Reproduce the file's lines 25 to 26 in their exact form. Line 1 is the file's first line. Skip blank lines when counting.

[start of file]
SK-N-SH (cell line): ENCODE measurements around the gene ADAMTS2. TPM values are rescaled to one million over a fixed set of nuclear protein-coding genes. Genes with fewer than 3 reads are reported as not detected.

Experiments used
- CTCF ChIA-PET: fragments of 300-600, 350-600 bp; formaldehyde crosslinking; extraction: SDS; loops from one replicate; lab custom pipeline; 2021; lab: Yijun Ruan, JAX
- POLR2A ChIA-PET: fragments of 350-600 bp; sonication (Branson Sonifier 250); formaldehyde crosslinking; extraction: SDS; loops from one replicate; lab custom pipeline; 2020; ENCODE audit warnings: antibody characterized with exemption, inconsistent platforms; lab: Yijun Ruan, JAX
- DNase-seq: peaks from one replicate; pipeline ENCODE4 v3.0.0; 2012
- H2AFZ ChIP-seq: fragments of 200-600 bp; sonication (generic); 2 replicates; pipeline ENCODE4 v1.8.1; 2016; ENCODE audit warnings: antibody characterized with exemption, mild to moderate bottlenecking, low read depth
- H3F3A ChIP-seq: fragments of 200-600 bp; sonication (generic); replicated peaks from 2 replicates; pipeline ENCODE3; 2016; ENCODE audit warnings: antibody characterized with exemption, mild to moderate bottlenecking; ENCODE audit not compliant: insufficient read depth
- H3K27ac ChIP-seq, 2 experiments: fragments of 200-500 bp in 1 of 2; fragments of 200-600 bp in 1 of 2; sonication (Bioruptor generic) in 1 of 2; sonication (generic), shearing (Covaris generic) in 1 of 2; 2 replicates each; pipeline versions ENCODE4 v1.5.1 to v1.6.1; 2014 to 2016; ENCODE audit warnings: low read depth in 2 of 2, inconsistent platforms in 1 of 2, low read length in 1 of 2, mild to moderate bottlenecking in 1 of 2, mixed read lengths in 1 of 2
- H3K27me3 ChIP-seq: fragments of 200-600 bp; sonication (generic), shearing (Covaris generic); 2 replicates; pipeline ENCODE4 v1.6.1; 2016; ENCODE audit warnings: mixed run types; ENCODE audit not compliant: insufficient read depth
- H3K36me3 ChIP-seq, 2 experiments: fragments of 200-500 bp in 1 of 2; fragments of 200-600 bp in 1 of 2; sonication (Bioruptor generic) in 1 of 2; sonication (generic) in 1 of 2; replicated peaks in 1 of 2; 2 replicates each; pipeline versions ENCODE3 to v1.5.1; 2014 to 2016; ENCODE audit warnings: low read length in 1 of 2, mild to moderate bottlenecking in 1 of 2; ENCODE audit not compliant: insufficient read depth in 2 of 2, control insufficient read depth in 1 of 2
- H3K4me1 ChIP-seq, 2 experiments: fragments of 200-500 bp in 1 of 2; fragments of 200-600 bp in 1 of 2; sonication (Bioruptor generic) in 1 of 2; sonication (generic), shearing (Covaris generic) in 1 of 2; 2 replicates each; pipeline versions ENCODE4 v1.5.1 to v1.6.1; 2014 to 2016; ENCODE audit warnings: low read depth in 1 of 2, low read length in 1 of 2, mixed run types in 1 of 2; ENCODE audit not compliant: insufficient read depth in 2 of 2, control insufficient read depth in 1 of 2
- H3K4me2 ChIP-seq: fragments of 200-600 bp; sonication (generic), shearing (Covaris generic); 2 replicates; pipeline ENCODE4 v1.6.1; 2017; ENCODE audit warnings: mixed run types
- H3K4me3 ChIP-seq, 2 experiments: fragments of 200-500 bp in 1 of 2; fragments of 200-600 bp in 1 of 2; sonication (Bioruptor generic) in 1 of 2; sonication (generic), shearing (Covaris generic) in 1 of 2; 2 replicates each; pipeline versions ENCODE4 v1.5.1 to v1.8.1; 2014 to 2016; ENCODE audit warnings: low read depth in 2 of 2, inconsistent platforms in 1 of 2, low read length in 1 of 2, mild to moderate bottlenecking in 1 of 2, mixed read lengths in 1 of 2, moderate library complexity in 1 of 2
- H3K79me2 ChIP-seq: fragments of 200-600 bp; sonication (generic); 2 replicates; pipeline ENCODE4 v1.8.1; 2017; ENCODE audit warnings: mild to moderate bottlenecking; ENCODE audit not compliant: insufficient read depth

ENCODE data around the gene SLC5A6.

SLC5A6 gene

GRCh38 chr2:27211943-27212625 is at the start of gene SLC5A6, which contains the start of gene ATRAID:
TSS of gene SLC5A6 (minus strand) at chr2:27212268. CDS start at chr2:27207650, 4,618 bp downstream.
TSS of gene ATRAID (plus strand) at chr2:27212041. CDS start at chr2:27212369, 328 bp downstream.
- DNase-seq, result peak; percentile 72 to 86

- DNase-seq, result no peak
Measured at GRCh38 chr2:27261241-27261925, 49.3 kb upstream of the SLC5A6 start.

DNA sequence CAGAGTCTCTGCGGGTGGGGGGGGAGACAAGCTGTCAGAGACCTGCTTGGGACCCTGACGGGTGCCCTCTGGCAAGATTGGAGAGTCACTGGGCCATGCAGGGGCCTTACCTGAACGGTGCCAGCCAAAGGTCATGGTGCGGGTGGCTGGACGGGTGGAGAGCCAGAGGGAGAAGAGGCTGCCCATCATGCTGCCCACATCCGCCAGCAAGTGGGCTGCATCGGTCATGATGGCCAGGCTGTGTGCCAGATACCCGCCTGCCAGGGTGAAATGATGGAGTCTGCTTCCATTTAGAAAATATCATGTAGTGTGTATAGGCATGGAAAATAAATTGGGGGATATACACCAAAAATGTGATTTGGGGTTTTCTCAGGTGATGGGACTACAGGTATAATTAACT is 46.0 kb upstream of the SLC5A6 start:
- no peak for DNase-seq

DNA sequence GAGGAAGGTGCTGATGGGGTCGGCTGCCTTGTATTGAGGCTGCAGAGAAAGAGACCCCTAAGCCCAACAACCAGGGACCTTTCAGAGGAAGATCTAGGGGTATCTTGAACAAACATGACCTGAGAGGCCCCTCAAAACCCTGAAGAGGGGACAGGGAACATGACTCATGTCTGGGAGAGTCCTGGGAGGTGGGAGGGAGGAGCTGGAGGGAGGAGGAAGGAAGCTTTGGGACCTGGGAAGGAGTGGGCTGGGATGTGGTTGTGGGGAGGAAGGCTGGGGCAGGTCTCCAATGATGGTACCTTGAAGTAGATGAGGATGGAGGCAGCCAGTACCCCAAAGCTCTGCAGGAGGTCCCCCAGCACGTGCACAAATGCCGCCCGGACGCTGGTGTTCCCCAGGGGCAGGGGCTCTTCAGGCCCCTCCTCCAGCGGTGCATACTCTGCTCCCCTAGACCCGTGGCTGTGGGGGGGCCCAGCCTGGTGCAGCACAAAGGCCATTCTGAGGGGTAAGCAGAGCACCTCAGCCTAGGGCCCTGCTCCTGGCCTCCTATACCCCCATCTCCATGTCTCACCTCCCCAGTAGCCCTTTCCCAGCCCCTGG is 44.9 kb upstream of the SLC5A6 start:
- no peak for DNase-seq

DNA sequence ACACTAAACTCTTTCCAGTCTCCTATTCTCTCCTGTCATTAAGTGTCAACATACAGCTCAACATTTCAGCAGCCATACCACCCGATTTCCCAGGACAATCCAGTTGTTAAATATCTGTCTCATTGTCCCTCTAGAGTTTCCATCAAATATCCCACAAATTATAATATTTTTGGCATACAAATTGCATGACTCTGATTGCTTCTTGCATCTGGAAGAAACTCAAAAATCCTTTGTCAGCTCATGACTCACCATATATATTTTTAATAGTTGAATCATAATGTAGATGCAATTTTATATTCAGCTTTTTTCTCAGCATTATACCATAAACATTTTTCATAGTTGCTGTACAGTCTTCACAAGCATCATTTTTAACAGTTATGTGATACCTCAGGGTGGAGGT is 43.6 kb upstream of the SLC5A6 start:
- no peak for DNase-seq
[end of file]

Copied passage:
DNA sequence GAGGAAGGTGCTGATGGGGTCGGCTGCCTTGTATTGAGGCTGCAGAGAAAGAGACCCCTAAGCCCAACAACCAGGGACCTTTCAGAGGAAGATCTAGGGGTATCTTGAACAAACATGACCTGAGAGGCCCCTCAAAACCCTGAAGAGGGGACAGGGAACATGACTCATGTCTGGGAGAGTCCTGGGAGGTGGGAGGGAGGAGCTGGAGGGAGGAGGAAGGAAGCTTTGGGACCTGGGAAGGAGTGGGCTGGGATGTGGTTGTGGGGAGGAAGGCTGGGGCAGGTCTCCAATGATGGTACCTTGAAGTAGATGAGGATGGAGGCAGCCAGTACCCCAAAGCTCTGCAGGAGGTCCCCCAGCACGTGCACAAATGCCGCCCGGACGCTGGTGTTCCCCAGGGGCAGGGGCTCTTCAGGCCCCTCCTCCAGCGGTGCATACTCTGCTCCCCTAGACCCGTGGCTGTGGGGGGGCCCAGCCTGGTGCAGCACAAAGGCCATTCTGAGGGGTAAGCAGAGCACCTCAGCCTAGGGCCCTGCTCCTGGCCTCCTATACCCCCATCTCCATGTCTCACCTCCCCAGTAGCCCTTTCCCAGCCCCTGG is 44.9 kb upstream of the SLC5A6 start:
- no peak for DNase-seq